Deb Jenny’s book Sleeping With Ward Cleaver debuts this week!
Jenny will tell you that Sleeping With Ward Cleaver is not exactly a romance.
But to me, it was.
I loved the idea of this book as a romance — not a romance novel — but a romance. Most chick flicks and romance novels end just as the relationship is beginning, when everything is fun and tingly and simple — Long before the dryer catches on fire, the kids vomit ketchup on the new bedspread, or you hear the wild and crazy Spam merger story for the 419th time.
What I liked about Sleeping With Ward Cleaver is that it’s a romance with the guy you’re already married to. (Which, anyone who’s married knows, is sometimes a bit of a challenge.)
I think when a lot of women think romance, they imagine George Clooney, or that hottie guy they dated in college – not their husbands.
I interviewed Jenny a few weeks ago for an article on Lavalife and a segment on Daytime, and she told me “I’m a 20-year marriage veteran with three kids, and I think we can all relate to the marriage blues. I watched my parents go through a difficult divorce, and I’ve always been intrigued by the idea of taking a cruddy marriage and making it good again.”
I thought this was an interesting idea. Who among us sees our husband snoring away, slurping his minestrone, or clipping his monster toenails and thinks, “mmm, now that’s my kinda man!”?
Often, we don’t notice what we have until it’s in danger of slipping away. But it occurs to me that no one looks at their husband or wife in the beginning of the relationship and thinks, well, you’re annoying as crap, but I guess I’ll marry you anyway.
We start out in love.
When we first fall for someone, we see all of the good things about our partner, their possibilities, all the ways they fit with us. After we’ve been together for awhile, their flaws start piling up, like the dirty socks they leave by the bed.
I think the idea of finding love in your own marriage is inspiring. And you need not look any further than the snoring spouse, drooling on the pillow, on the other side of your bed.
16 Replies to “Are You Sleeping With Ward Cleaver?”
Thanks for pointing this out, Lisa. Interesting concept, this mid-marriage romance – it also makes you redefine what actually IS romantic. I don’t get flowers too often anymore, but I do get breakfasts cooked for me at least once a week. I may not get taken out to the theatre so often, but I do get driven all over hell’s half acre because I’d rather be a passenger than a driver. And I may have to bend down and pick up dirty socks (that aren’t mine) and deposit them in the hamper, but I never have to actually do my own laundry. THAT’S ROMANCE.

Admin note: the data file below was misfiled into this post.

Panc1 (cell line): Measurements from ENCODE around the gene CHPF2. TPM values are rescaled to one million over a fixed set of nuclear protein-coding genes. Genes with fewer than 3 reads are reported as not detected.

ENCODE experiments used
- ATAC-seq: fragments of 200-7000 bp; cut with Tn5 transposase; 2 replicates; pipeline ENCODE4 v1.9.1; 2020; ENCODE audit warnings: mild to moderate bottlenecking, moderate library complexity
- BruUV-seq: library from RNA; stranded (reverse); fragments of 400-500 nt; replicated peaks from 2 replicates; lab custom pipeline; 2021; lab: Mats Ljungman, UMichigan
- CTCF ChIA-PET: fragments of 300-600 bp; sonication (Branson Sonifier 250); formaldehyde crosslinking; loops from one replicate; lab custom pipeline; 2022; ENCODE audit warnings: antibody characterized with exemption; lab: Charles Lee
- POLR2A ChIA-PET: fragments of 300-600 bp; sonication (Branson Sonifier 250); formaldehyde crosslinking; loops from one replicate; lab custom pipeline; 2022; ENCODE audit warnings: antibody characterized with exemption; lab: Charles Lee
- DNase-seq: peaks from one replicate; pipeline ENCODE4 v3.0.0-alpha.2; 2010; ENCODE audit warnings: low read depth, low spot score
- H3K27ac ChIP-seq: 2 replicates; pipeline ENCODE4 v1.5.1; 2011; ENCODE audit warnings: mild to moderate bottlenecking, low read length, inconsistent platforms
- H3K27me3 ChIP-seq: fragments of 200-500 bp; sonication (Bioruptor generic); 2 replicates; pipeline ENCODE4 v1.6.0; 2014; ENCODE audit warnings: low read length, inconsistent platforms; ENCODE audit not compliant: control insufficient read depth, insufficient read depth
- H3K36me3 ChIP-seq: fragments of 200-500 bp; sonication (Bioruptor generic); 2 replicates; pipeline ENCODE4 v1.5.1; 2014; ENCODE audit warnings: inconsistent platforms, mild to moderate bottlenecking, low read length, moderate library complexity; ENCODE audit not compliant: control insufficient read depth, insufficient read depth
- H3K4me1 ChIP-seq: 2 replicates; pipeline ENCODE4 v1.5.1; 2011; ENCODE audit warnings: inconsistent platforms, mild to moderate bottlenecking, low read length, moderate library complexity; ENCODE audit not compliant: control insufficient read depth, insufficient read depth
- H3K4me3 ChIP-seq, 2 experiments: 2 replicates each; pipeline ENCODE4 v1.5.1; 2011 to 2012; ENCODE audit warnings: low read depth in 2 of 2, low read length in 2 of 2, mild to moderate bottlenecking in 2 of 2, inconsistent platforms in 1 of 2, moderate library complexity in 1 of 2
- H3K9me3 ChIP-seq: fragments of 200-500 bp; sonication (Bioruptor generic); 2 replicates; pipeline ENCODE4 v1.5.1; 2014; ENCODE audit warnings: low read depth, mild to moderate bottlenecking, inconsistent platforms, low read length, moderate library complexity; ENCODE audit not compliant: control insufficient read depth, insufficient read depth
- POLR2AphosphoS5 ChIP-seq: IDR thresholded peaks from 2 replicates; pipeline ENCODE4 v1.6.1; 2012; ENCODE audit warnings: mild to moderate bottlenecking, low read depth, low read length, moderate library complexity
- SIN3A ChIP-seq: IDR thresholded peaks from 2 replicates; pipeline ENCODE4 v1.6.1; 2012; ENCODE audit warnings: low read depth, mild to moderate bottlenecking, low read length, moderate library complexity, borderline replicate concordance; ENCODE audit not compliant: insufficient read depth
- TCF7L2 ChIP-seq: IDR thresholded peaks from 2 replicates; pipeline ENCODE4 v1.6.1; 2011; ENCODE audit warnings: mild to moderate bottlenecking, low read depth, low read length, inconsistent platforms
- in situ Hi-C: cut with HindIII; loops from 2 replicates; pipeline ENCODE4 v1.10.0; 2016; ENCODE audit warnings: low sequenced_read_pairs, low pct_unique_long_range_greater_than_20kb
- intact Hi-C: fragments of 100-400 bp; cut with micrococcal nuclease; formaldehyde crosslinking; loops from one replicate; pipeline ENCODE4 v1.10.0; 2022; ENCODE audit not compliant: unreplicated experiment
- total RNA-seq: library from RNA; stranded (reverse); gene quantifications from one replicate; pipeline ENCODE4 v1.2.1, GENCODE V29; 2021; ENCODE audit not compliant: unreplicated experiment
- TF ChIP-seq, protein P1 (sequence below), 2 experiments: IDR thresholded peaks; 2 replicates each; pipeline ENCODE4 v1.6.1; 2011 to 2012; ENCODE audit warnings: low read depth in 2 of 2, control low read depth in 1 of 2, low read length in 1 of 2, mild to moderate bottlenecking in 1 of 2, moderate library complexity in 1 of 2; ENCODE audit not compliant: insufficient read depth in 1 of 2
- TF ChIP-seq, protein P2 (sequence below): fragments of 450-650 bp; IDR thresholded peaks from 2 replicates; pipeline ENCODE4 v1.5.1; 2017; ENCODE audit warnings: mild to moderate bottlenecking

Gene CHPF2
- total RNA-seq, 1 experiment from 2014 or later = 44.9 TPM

Hallelujah to that!
My husband always brings me his dessert whenever he eats out for business, does the laundry, and more important than anything, believes in me completely.
I can’t think of anything more romantic. 🙂
Ya gotta love those guys who do laundry…
I love this post, Lisa. I found Jenny’s book romantic too, in a totally different way than the traditional romance.
Love your comments too, Joanne.
Lise, that was so sweet! I have always been so fascinated with relationships and how they can turn so sour. I mean, usually friendships mellow with age, but marriages? Not so much. What is the component that changes so dramatically? Having watched my parents’ relationship and observed what a fine line there must be between love and hate, it seemed a natural progression to some day explore this idea in fiction. I had no idea this was how I’d do it, but hey, it actually happened!
I know I’m loved when I go out to leave for work in the morning and Bob’s already scraped my car windows. sigh. I love that guy.
Scarped windows does it for me!! And I agree this is a GREAT post about Jenny’s book. Just perfect!!
Eileen & Gail-
Scraped windows are the best! Tom used to scrape my windows when we lived in Minneapolis. Now we live in Florida — no ice!!
Danielle & Jenny–
You’re so right. My father in law once said to me, when I was a newlwed, “Easiest thing in the world to get married. Hardest thing in the world to stay married.” I think we’ve all given our husbands the occasional “mercy Fill-in-the-blank”. Jenny’s approach to Romance was so true to life and fun it make the book a pleasure to read. And thank you to Jenny for including me in her acknowledgments.
Go Ward go!
Is this “romance” being discussed or is it the real deal known as love? I think the latter — which is SO romantic — and maybe what too many don’t understand!
I think you’re right. A lot of people expect love to be all fireworks and flowers, and they become disappointed when love sort of settles into something quieter and more comfortable — like letting someone else eat all the olives on your pizza without them having to ask. 🙂
Great comments, ladies!
Larramie, you are right, it ultimately is a love story. And nothing more romantic than sustaining love, is there?
Oh, this post really got me! Comfortable, true love is a very romantic ideal. (J used to scrape my windows for me too–then we built our first garage. And now he lets me park there. :))
Aww, so sweet!
Romance is wonderful, and so much fun. But mature love, the kind that only comes with time and all of the not so fun experiences of marriage and child rearing, is the strength of a relationship. How wonderful it is when we can recognize the romance of scraped windows, laundry, etc., in our mature relationships and appreciate it. Great perspective, Lisa!
And great cover shot on Woman’s World magazine! Congratulations, Cover Girl!
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